The great analytic and machine learning projects that businesses need to stay competitive rely on data. The ETL process is the backbone that produces clean, accessible and reliable data. In this article, we describe why ETL is important, what it is and then compare it with its younger sibling ELT which is seeing increased adoption.
Why is ETL important?
- Centralizes analytical data
- Facilitates the answering of difficult business questions efficiently compared to operational databases
- Allows teams to reuse software and techniques to analyze data; without ETL, all our solutions might depend on the source data systems.
What is ETL?
ETL stands for Extract, Transform and Load. In the Extract step, data is exported in its raw state to a staging server. For instance, extraction could include SQL queries, API requests and Excel file importation, and all of this could be handled using a programming language such as Python.
Then, when data is in the designed staging area, we move on to the Transform step. We would use a tool like dbt to rename columns, filter by relevant values, aggregate, standardize units, summarize, remove or correct inaccurate rows and many other possible transformations.
Finally, in the last step, this transformed, cleaned data is loaded into the data warehouse. At this point, our end users should be able to access data.
What is ELT and how does it compare with ETL?
In the ELT process we shift the order of the final two operations. First, the raw data is loaded into the data warehouse and then transformation occurs. The key thing to note is that the mentioned transformations occur inside the data warehouse, not inside the staging area.
This inclusion of operational (raw) data into the analytical data warehouse is not ideal if we want only clean-transformed data there but has the advantage of requiring only the data warehouse server for all our transformation operations.
ELT has several advantages over traditional ETL. First is the idea of not having the setup of the staging servers. In the ELT process the transformations happen inside the data warehouse, which usually performs extremely well and efficiently handles processes. AWS Redshift and Snowflake are two examples of modern data warehouses used for this purpose.
In the ELT this process relies on the server’s processing power. Another advantage is that since all raw data is loaded into the data warehouse more flexibility is provided, and new transformations and tables can be added directly to the data warehouse.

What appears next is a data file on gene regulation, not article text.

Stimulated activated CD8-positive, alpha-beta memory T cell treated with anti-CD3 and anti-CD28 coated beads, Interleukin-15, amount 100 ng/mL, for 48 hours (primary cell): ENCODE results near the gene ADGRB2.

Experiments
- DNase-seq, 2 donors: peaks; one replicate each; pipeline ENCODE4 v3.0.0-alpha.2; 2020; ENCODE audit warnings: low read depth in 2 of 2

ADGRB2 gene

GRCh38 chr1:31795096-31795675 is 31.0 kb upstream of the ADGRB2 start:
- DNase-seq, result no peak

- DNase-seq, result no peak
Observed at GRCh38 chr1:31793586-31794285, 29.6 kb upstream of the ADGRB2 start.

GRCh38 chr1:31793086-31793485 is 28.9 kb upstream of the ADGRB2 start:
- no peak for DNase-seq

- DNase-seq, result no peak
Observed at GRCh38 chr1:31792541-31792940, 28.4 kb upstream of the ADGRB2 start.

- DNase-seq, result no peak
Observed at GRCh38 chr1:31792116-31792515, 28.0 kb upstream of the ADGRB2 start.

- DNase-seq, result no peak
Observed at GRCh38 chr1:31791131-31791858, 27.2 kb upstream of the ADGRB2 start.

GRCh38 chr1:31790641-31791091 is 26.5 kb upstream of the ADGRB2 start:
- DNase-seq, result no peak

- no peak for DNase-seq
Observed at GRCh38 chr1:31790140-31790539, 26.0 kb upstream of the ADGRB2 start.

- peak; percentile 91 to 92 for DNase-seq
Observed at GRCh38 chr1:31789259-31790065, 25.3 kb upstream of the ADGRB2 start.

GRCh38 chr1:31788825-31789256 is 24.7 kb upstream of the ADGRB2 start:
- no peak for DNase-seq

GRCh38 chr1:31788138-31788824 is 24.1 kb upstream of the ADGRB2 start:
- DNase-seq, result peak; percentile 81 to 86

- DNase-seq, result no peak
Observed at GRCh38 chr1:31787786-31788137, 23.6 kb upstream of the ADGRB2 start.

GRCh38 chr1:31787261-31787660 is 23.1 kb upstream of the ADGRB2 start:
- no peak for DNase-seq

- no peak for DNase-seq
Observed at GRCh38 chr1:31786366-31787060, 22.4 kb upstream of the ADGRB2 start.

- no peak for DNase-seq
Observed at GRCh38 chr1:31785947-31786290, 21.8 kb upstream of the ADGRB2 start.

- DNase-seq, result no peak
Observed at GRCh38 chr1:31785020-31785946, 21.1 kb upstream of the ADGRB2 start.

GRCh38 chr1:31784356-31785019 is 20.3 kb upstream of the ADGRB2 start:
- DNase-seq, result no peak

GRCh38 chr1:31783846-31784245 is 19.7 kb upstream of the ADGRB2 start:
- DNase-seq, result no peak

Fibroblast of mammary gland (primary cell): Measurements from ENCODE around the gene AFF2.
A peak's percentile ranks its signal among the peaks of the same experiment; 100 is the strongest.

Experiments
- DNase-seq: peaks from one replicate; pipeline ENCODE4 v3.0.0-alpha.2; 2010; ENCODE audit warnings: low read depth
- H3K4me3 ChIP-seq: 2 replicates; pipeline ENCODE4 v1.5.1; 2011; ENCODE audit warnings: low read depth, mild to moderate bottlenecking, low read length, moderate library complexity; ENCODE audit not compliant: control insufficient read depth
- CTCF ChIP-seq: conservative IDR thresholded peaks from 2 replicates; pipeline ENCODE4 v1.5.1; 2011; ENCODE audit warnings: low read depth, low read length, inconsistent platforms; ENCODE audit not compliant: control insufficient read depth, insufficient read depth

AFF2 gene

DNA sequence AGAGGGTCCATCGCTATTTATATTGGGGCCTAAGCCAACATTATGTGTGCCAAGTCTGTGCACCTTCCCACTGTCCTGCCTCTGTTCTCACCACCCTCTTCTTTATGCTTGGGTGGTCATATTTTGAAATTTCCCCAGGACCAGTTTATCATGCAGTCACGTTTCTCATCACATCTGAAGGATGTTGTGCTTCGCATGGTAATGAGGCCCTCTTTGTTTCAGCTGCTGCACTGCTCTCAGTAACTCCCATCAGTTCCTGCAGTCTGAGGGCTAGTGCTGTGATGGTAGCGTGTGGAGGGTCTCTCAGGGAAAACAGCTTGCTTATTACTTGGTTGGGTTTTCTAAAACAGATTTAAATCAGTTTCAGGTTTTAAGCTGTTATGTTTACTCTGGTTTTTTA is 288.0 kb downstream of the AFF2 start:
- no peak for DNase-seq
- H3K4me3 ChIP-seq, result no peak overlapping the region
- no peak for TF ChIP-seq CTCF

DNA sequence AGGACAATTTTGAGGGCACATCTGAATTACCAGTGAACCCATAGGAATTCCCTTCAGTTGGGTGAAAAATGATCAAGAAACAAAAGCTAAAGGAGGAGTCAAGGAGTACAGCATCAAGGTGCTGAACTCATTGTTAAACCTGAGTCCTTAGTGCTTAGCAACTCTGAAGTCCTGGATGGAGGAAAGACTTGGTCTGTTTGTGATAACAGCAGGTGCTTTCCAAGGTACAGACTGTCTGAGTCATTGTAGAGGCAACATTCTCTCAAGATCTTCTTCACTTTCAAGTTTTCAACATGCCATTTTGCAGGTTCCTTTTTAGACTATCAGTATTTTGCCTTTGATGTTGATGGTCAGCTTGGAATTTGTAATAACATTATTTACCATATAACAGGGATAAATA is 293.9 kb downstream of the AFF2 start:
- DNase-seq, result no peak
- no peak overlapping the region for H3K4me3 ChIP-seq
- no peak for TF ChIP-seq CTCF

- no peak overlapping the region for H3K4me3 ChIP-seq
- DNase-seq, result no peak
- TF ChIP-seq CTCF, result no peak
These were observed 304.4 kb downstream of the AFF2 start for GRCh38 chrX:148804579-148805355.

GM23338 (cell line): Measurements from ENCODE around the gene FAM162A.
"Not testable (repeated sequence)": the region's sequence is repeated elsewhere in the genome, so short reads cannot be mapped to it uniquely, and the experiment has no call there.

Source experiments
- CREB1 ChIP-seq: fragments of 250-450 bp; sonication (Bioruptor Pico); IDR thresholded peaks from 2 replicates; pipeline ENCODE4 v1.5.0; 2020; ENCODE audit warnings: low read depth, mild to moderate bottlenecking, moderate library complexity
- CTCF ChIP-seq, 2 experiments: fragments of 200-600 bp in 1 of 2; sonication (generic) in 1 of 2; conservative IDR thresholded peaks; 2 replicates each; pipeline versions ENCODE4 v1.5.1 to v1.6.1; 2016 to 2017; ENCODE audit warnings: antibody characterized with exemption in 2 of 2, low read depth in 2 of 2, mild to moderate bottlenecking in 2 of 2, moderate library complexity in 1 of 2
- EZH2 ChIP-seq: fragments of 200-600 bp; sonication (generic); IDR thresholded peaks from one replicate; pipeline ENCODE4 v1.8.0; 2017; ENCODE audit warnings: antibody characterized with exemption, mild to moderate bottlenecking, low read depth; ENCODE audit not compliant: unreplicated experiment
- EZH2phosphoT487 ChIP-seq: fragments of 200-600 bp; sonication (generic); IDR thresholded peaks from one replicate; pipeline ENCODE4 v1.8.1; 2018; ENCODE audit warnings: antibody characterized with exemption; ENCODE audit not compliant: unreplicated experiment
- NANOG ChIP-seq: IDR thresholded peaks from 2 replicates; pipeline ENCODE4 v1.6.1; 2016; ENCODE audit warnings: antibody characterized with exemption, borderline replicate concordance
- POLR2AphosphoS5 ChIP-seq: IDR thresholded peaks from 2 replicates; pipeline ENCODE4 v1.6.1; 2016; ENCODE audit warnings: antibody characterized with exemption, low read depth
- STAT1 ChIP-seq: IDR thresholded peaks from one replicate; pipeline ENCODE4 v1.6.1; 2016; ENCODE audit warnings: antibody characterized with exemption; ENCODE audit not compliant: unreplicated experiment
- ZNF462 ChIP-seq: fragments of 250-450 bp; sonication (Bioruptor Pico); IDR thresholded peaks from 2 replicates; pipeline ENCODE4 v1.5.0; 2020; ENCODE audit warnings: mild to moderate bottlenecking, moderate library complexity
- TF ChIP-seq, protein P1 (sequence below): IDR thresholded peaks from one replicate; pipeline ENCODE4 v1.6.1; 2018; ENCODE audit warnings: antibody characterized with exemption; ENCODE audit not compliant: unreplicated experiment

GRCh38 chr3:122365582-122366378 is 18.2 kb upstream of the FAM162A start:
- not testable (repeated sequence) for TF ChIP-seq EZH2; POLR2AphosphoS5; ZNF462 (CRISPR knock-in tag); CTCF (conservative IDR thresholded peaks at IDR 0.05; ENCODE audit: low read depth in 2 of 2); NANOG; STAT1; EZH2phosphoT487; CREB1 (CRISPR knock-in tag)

However, ETL has some properties that could make it desirable over the ELT approach. ELT overloads the data warehouse with all our necessary transformations. This makes sense if we have a data warehouse with enough processing power, but it doesn’t work well if we don’t have a performant data warehouse. Another benefit of doing this is that ETL is a well-established process that has existed for more than 20 years; it is already widely studied and there are multiple tools and support for doing it.
The following table summarizes the comparison of both approaches:
|Historically it has been the standard approach.|
|Uses the staging server for the data transformation.|
Uses the data warehouse to handle data transformation.
|Raw and processed data are loaded into different areas.|
Raw and processed data are loaded into the data warehouse.
|It can be complex since it needs to manage additional servers.|
It is simpler since it does not need configuring or managing more servers.
Two different data transfers are done. The first is to load data from source systems into the staging server and the second one is to load transformed data into the data warehouse.
|A single data transfer is done. Data is loaded from source systems into the data warehouse directly.|
Practically speaking, we must remember that the industry uses both terms interchangeably since most of the process is similar regardless of the approach. The important thing is to know the differences to help pick the correct one based on the necessities.
At Factored we can help you design and implement your projects with our highly skilled and vetted data engineers. Moreover, the partnerships that Factored has with the technologies commonly used for ETL such as AWS and dbt guarantee that our team follows the best practices and continual learning of the state-of-the-art architectures.